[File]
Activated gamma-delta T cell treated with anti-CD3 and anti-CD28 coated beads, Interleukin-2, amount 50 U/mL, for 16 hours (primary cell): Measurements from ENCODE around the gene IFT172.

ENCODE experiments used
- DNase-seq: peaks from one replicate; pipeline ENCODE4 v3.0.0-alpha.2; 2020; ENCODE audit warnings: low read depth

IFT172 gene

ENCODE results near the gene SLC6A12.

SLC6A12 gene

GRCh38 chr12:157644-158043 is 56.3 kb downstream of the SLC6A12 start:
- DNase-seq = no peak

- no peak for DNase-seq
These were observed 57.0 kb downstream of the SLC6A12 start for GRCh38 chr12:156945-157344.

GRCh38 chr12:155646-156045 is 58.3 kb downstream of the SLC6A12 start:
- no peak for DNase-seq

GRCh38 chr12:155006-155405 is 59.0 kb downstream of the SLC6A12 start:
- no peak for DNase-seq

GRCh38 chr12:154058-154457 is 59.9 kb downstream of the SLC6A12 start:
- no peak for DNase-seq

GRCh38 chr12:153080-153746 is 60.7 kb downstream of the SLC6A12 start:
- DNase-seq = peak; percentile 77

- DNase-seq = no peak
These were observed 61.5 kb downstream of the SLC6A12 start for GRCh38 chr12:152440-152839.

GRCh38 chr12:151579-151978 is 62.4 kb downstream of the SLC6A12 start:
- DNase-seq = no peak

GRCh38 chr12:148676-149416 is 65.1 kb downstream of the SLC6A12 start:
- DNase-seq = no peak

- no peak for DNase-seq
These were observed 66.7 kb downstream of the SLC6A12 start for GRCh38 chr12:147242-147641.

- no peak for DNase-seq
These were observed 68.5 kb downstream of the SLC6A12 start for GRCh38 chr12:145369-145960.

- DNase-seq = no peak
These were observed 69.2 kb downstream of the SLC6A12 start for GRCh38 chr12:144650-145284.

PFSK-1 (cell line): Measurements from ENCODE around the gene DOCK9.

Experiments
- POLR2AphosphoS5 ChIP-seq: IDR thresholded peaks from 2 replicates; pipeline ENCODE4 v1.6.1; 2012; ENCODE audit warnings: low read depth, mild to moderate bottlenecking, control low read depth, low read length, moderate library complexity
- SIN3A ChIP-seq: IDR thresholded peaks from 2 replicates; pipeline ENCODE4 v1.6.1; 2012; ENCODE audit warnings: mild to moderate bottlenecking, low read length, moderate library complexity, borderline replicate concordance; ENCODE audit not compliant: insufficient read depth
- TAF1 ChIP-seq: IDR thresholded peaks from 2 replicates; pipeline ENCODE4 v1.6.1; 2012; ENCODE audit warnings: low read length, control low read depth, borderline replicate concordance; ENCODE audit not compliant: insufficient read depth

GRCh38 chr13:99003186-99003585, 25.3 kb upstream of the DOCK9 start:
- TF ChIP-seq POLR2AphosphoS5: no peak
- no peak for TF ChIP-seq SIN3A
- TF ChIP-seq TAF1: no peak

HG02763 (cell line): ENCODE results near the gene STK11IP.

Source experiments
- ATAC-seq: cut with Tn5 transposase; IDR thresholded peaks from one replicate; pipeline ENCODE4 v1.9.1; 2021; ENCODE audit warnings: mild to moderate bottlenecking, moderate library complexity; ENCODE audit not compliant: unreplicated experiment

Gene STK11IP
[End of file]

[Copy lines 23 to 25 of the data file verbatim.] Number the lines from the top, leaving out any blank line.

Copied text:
GRCh38 chr12:148676-149416 is 65.1 kb downstream of the SLC6A12 start:
- DNase-seq = no peak

- no peak for DNase-seq